Confounding results

After more than three decades, Britain will have a hung parliament after the recently held general elections. Prime Minister Gordon Brown will remain in power until a new government is formed. The Conservatives have managed to get 306 seats, the Labour Party has bagged 258 seats, while the Liberal Democrats (Lib Dems) won 57 seats. The verdict of the elections has confounded the analysts, forecasters and experts. To form a government, 326 seats are needed in the 650-member House of Commons. No party has a clear majority, which is why it will be the first time after 1974 that a coalition government will be formed in Britain. None of the coalition governments have been successful in the past and fresh elections had to be held each time. The only party that is sure to be in the government this time will be the Lib Dems, though they have not fared as well as was expected. Both the Conservatives and the Labour Party are bidding to woo Nick Clegg, leader of the Lib Dems. According to latest reports, Nick Clegg is considering David Cameron’s offer at the moment. Prime Minister Brown has also offered to hold negotiations with the Lib Dems if nothing constructive comes out of their talks with the Conservatives.

The election results are a huge blow for the Labour Party, which has been in power for the past 13 years. Clearly, after three terms in office, the problems that come with the weight of incumbency have kicked in. The electorate has shown its resentment towards the Labour Party but has not sided with the Conservatives openly either. The verdict clearly shows a deep discontent with Labour’s policies of going to war in Iraq and their economic policies, among other things. At a time when the whole world is hit hard by the global recession, the British electorate seems to be swathed in a sense of disillusionment with the incumbents. Using the power of the ballot, the British voters have indicated their desire for a change. The resurgence of the Lib Dems is of great significance and reflective of the change in British politics.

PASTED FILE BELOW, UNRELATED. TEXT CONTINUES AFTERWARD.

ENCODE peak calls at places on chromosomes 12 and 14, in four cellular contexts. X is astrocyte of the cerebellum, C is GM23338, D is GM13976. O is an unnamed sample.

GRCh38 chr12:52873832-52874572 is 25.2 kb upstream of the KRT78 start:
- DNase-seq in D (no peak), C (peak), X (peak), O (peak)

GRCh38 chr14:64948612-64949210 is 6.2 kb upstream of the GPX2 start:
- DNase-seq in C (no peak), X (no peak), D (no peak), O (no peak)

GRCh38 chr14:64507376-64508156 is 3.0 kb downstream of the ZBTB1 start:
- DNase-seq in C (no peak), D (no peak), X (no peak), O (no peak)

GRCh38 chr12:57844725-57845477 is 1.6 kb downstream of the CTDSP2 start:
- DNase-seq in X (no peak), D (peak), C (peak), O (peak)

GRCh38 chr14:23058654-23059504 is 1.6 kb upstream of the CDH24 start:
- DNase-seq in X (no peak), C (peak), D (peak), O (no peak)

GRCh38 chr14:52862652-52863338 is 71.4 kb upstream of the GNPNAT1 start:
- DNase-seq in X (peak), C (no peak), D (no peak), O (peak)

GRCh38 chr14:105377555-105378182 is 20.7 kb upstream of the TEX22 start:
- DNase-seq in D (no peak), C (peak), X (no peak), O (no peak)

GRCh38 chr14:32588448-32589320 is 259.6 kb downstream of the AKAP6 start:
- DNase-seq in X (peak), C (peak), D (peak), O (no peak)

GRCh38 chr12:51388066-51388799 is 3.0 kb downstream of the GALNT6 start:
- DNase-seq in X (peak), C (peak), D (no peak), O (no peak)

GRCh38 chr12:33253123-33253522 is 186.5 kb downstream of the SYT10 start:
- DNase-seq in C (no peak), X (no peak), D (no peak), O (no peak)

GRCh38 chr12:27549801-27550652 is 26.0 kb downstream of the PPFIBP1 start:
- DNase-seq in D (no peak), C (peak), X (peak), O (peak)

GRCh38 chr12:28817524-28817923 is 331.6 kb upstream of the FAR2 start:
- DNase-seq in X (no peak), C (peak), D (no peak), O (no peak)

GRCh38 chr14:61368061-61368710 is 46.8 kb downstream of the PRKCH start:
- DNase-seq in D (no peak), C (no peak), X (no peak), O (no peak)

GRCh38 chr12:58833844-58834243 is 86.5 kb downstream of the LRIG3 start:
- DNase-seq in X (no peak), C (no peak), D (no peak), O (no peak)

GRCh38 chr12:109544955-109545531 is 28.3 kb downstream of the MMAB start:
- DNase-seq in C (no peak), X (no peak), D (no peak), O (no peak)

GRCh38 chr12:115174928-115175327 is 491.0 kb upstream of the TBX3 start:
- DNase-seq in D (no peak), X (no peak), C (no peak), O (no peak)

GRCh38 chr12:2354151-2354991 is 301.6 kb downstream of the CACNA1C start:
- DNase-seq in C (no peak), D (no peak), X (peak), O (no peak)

The Labour Party was originally formed as a political expression of the working class, but it has lost touch with its roots due to the gradual weakening of the trade unions in Britain. Margaret Thatcher contributed gravely to the fall of trade unionism while the expanding middle class in the UK was another factor. Still, this is no excuse for the Labour Party to ignore its genuine constituency. With the changing discourse of the working class movement within the Labour Party, the neo-con paradigm crept in. Ideologically, the Labour Party is closer to the Lib Dems, but if the latter decide to side with the Tories, it will be an indicator of how the incumbents have failed to impress their constituency by shifting its focus. Another interesting trend in the elections is how the immigrant class has won almost double the seats it did in the previous elections. They will now be able to raise the special concerns of the immigrants in parliament.

An unstable political setup in Britain has ramifications for not only the country itself, but also Europe, NATO, and arguably its partnership with the US. The future of Britain hangs in the balance. A new government must be formed as early as possible to address all these issues and to avoid more economic chaos. The good thing is that the democratic credentials of Britain are very old and it is expected that the system will see it through.

(my editorial in Daily Times)

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